This is one post in a series to begin focused discussion about ideas that came out of our 2018 GSoC Brainstorm.
Please use this post as a place to begin to discuss this idea more in depth.
It was proposed by @ebrehault and it has been suggested that @gotcha might be a good mentor.
The idea description: "Implement Plone frontend in Elm"
Go for it, community! Make this one shine!
Seriously, stay mainstream and do not force ppl to learn yet another language or new concepts. This blocks adaption.
thanks for the input, @zopyx. Let's see what everyone has to say.
As this is a proposal for a front-end application, separate from the backend API, you could see this as a way of inviting folks who love Elm to participate in the Plone project. Who knows. There might be some love out there.
Compelete Pastanaga in Elm is unrealistic, but I should be able to mentor any project building UI components agains Plone Rest API in Elm, because also my employer would be interested in that.
Seriously, please stop this yet-another-configuration-lnaguage nightmare..it hurts adaptation. Stay mainstream.
You are taking this too seriously. Let’s put it other way: having Plone to pop up as a GSOC organization for a student looking for Elm related projects could bring us good candidates for any project.
@zopyx, what do you mean by "yet-another-configuration-language"? That's not what Elm is, is it? I'm with @datakurre on this. Widening the funnel of users who interact with Plone at any level can only be a good thing for community growth and sustainability.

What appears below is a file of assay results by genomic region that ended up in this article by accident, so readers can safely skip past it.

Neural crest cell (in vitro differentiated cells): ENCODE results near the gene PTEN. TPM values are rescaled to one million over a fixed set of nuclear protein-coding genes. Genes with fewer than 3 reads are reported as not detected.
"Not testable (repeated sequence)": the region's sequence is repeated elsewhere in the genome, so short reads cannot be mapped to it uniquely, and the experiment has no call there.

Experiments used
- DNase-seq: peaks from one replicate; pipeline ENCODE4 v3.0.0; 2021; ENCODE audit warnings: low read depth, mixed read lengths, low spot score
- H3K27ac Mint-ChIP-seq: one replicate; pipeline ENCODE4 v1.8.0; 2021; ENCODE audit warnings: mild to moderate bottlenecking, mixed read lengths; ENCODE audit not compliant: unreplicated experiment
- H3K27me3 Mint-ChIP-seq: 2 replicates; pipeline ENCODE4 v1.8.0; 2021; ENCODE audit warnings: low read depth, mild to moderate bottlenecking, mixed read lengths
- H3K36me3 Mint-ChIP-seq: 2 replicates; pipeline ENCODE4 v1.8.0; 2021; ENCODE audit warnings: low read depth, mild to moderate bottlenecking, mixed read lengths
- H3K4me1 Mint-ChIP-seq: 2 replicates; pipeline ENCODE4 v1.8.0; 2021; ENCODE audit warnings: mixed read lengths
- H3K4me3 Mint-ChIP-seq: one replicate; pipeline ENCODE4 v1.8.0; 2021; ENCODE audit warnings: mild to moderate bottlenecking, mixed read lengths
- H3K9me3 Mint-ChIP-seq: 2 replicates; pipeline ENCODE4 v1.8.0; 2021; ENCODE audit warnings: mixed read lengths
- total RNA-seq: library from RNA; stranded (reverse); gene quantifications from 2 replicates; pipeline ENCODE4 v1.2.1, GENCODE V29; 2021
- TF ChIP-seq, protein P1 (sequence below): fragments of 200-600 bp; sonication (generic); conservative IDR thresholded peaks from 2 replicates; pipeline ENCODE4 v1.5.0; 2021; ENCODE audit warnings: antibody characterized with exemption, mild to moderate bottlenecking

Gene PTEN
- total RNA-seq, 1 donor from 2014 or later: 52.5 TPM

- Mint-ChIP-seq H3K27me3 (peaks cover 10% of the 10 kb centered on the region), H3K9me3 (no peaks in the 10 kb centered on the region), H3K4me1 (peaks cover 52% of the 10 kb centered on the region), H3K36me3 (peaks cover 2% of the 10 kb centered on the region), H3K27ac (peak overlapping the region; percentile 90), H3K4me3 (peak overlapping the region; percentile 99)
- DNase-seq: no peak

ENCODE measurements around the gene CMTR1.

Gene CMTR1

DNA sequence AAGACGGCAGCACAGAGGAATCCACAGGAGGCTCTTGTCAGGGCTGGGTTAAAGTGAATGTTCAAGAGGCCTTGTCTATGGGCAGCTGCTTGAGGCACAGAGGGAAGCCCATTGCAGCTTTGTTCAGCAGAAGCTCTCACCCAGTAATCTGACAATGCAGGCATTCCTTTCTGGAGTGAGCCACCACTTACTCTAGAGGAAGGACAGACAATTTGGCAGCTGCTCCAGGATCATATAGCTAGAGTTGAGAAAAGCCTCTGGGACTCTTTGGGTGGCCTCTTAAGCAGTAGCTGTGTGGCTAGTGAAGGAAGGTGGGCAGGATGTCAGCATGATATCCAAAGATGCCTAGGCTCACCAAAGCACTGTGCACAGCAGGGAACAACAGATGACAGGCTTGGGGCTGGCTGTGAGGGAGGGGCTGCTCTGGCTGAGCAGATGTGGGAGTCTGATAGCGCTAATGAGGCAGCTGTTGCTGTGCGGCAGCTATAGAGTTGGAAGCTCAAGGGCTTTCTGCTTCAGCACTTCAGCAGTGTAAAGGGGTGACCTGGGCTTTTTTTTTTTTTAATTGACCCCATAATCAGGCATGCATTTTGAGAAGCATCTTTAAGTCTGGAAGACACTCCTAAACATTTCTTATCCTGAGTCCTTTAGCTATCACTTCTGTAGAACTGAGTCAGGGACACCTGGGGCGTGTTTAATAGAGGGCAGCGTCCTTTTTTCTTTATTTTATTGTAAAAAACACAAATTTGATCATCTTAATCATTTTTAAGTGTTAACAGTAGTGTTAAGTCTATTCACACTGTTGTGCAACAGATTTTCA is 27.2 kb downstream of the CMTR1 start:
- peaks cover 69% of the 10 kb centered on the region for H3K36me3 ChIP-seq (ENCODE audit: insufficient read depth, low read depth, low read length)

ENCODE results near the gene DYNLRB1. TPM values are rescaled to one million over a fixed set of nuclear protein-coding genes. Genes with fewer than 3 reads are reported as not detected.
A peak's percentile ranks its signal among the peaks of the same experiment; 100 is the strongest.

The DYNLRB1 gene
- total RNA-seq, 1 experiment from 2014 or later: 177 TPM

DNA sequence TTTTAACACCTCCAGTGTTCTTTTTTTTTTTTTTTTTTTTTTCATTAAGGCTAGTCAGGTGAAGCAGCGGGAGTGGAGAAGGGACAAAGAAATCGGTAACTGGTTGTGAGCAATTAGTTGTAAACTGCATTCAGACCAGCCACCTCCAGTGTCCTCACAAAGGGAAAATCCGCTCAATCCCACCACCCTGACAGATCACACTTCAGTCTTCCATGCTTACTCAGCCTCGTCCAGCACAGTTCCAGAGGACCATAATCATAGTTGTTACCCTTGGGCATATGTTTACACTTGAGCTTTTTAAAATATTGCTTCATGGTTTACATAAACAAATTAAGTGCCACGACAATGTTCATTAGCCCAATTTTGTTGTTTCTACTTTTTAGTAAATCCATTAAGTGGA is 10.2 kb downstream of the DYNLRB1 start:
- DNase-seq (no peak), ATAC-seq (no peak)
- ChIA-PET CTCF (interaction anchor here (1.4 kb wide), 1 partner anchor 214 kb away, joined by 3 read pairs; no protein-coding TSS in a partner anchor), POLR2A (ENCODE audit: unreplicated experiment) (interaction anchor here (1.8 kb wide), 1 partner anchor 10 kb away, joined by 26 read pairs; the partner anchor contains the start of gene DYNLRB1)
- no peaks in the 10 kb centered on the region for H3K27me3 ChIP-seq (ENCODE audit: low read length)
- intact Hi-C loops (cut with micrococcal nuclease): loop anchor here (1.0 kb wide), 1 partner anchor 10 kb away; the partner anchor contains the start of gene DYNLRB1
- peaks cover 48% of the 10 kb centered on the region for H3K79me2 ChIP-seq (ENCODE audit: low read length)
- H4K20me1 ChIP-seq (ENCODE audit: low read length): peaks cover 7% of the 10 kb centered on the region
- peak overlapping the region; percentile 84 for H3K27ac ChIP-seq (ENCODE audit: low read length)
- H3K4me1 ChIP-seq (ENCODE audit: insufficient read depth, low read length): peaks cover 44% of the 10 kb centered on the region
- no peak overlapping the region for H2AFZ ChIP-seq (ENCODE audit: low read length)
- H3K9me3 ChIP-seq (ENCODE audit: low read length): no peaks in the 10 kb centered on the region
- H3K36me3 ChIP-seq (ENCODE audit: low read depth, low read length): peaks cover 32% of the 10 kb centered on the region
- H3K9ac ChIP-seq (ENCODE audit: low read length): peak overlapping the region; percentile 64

Hey i dont know much about Elm, i went through on what Elm is and want to ask if Elm has an edge over what the front-end is implemented in?
An Elm implementation sounds like a very interesting idea!
My 2 cents: Having implemented Pastanaga with React, I have some doubts about the Pastanaga part though. There are still lots of rough edges and UX details that we have to figure out when it comes to Pastanaga. We are currently in the process of doing so for the React implementation but this is a non-trivial task that requires lots of work. I see the risk that we start to implement several half-ready Pastanaga implementations before we even fully figured out how things actually are supposed to work. In addition, we will waste time on multiple implementations instead of focusing on one.
I see two options:
Keep the UI out of the GSoC and just implement a library with a minimal example implementation (not sure how well Elm supports the library approach, this also might be too hard for a GSoC student)
Rely on Semantic UI to being able to share styles across the different implementations. We use Semantic UI for the React implementation and we are fairly happy with it. Semantic has implementations for React, Angular, Ember, and other libraries. There is also an Elm implementation: http://package.elm-lang.org/packages/b52/elm-semantic-ui/1.1.0 (Though, I am not sure how mature this package is, something a possible mentor might want to figure out)
@tisto, thanks for the thoughtful analysis of the issues with this project. I'd love to hear feedback from anyone else involved in this discussion about the point that Pastanaga still needs to be ironed out. Would working on the react version of Pastanaga be a possible GSoC project? It does sound like there's significant work remaining there. Is it well enough defined that it could be pushed forward or even completed (at least in part) by a GSoC student?
Hello, to Everyone
I am Mritunjay Goutam . First message to Plone community.
I do not know why Elm for frontend implementation. @tisto if we concern for semantic UI can we go with Vuejs semantic UI(https://semantic-ui-vue.github.io/#/) or more better Vuetifyjs(https://vuetifyjs.com/vuetify/quick-start).Vuejs is also very cool and with great features.
The topic is available for students interested to do GSOC with Elm and able to write good enough proposal to compete with the other proposals (eg for React and Ng which already have existing base for Plone). If you do not agree with the benefits of Elm over other languages/frameworks, this may not be for you.